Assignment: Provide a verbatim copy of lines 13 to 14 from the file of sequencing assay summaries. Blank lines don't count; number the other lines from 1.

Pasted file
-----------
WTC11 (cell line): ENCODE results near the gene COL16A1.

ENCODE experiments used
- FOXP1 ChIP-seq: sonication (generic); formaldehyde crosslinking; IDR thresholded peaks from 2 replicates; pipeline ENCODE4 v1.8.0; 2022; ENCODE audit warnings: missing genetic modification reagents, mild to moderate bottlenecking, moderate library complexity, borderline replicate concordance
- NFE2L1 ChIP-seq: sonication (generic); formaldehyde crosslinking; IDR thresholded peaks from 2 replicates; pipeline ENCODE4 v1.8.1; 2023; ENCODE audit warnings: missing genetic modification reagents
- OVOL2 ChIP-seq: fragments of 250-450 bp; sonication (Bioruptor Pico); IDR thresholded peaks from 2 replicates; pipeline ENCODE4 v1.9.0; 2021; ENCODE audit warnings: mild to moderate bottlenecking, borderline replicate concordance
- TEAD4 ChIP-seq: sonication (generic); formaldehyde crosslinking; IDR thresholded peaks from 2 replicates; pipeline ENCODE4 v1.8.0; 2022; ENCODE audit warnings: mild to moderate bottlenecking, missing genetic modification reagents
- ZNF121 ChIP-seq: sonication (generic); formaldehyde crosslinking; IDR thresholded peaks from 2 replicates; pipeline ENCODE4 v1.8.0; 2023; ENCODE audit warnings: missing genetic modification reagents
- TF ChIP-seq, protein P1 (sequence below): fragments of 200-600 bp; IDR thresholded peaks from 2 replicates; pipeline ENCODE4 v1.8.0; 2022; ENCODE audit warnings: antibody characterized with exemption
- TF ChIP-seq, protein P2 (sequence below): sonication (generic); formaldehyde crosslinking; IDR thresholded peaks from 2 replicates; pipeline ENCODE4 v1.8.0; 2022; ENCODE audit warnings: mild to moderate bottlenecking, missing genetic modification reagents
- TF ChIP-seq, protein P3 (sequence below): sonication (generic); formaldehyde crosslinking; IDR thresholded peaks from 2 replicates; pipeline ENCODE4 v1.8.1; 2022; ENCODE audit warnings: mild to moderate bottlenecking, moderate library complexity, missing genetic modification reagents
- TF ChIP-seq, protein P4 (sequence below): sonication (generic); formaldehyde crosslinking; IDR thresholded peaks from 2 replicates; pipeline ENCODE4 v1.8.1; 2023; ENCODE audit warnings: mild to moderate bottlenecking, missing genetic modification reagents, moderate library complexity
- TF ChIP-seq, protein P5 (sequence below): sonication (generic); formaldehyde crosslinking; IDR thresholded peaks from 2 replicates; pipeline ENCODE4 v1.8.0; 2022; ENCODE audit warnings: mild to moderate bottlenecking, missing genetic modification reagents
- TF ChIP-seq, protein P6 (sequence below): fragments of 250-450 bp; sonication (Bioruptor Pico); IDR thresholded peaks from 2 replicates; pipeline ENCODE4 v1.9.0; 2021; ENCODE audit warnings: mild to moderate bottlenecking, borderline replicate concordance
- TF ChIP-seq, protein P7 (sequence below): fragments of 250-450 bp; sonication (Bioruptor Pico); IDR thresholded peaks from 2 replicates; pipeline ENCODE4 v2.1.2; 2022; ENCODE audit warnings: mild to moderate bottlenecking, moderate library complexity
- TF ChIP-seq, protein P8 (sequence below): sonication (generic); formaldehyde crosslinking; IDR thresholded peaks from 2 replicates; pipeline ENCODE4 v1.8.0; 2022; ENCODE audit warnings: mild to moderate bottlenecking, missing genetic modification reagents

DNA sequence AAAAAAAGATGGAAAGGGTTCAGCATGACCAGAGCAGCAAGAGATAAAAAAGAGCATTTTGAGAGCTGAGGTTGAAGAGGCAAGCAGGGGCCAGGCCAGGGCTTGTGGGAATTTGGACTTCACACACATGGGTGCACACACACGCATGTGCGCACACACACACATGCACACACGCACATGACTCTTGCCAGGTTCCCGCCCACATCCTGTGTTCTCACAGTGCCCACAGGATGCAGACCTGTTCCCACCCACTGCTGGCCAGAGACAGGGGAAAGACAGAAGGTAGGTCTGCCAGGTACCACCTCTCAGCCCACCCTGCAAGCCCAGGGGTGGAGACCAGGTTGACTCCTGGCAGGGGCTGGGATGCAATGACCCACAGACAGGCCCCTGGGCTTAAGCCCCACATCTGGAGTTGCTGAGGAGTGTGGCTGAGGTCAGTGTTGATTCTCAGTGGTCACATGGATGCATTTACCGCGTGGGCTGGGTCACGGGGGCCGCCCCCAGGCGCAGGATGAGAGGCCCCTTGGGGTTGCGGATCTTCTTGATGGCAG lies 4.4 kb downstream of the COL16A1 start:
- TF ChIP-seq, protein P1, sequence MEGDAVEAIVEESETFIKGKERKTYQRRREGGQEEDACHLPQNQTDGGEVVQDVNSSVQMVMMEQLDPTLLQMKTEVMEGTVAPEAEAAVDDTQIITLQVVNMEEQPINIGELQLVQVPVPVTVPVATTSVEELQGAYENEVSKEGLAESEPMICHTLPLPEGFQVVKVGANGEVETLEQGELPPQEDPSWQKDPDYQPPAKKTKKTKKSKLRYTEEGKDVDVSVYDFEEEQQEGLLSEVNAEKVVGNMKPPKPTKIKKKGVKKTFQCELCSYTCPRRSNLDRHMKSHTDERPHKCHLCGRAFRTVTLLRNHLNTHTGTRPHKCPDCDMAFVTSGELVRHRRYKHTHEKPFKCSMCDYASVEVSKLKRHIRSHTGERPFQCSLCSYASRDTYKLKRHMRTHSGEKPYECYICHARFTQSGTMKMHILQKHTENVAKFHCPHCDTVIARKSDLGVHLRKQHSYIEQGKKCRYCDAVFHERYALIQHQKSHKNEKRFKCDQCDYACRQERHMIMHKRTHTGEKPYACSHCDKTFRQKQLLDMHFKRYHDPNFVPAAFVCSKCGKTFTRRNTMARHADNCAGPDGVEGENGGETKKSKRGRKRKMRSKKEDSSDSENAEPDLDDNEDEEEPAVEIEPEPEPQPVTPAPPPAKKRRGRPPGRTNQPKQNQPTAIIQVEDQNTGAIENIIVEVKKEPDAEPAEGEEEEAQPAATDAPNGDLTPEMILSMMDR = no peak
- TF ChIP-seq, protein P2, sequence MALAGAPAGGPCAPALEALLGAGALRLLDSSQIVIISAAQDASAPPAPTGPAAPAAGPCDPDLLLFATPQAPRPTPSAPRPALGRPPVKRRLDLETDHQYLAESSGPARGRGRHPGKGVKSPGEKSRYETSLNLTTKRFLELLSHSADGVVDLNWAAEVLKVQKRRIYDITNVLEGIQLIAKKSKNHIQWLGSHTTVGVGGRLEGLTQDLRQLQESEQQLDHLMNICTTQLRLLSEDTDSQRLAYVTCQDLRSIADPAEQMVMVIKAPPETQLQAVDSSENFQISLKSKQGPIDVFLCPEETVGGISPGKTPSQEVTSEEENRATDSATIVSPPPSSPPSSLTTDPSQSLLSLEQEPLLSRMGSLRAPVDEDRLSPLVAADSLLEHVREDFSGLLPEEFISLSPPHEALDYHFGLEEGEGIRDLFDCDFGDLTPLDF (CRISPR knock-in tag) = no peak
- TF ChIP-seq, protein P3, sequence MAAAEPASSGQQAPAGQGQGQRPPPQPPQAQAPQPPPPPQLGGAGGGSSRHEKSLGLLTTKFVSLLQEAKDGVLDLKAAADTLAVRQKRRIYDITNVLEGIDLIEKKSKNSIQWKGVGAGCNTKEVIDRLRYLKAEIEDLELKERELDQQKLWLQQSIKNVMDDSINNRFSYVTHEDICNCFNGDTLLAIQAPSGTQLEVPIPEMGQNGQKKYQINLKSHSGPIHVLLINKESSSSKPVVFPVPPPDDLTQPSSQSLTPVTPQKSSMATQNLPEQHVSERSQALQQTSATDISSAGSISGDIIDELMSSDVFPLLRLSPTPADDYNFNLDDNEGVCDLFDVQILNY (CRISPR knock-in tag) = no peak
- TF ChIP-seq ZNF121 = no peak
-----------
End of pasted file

- TF ChIP-seq, protein P6 (sequence below): fragments of 250-450 bp; sonication (Bioruptor Pico); IDR thresholded peaks from 2 replicates; pipeline ENCODE4 v1.9.0; 2021; ENCODE audit warnings: mild to moderate bottlenecking, borderline replicate concordance
- TF ChIP-seq, protein P7 (sequence below): fragments of 250-450 bp; sonication (Bioruptor Pico); IDR thresholded peaks from 2 replicates; pipeline ENCODE4 v2.1.2; 2022; ENCODE audit warnings: mild to moderate bottlenecking, moderate library complexity